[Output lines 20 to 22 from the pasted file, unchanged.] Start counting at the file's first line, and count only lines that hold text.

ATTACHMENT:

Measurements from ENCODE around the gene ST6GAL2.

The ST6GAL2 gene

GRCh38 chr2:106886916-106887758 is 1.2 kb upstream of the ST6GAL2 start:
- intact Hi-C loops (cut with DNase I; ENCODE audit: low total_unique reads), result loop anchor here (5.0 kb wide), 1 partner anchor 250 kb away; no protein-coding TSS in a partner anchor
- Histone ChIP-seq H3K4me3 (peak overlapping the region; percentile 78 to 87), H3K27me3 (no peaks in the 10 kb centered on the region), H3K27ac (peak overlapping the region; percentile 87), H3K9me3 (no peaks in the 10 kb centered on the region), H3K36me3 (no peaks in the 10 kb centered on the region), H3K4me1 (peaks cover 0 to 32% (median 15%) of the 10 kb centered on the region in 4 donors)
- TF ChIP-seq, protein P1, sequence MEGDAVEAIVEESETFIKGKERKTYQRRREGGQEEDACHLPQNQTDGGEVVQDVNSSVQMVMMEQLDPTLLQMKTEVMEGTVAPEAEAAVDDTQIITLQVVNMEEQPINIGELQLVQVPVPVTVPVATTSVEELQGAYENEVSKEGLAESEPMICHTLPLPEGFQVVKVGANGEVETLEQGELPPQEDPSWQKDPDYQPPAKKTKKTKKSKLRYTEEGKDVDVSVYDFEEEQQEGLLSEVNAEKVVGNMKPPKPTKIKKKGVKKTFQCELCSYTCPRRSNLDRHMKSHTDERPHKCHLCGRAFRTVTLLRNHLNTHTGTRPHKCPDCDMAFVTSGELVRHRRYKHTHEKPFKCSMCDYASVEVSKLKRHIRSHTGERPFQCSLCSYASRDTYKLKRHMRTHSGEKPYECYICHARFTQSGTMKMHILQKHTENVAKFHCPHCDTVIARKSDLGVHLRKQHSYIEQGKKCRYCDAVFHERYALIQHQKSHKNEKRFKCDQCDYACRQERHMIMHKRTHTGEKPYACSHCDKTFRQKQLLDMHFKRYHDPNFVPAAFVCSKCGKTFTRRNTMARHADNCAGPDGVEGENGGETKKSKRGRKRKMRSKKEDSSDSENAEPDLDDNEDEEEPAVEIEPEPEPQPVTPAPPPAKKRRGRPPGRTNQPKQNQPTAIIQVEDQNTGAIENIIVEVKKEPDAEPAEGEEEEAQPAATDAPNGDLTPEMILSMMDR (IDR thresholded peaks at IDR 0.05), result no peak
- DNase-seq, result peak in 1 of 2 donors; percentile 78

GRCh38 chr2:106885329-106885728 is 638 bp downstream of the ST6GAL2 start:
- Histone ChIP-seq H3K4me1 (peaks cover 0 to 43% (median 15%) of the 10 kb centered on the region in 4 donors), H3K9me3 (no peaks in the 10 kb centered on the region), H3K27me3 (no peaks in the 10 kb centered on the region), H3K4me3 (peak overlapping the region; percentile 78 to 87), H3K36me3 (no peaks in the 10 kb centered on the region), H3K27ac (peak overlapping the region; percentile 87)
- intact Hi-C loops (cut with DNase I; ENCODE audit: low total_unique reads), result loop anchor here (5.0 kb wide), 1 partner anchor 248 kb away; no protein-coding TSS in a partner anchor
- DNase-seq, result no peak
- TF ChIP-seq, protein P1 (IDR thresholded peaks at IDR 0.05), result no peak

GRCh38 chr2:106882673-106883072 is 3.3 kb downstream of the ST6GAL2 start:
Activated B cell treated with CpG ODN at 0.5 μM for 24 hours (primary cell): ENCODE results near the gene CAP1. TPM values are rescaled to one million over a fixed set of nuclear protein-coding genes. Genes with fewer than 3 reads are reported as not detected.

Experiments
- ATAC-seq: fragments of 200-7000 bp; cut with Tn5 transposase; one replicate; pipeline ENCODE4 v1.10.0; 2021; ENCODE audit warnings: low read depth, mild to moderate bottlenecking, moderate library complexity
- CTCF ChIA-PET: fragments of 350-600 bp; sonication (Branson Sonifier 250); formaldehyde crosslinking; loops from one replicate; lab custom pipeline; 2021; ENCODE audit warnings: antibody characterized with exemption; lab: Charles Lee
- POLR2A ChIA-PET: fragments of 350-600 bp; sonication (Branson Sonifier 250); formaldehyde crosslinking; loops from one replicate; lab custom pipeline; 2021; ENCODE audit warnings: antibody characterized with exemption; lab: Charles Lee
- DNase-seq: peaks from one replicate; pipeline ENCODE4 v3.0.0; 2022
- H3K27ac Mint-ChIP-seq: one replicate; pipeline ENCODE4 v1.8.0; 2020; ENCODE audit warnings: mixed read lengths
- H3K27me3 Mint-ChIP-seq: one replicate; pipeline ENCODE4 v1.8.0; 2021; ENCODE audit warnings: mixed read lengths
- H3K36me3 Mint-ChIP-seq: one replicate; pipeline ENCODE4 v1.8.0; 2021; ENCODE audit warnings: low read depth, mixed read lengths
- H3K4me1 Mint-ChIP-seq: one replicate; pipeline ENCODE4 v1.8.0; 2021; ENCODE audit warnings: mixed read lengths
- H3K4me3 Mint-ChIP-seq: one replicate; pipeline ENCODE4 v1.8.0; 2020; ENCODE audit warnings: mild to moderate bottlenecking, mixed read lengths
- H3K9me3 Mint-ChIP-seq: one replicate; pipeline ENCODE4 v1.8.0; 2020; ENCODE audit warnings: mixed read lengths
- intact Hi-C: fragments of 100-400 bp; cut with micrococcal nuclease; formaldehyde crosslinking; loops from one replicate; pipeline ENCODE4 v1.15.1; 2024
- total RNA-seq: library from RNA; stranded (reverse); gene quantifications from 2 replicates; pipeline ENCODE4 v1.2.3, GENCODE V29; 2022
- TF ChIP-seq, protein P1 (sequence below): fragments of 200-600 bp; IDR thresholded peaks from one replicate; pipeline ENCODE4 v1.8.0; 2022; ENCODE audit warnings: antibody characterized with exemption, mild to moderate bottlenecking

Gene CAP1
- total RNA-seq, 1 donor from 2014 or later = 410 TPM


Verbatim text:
- H3K27ac Mint-ChIP-seq: one replicate; pipeline ENCODE4 v1.8.0; 2020; ENCODE audit warnings: mixed read lengths
- H3K27me3 Mint-ChIP-seq: one replicate; pipeline ENCODE4 v1.8.0; 2021; ENCODE audit warnings: mixed read lengths
- H3K36me3 Mint-ChIP-seq: one replicate; pipeline ENCODE4 v1.8.0; 2021; ENCODE audit warnings: low read depth, mixed read lengths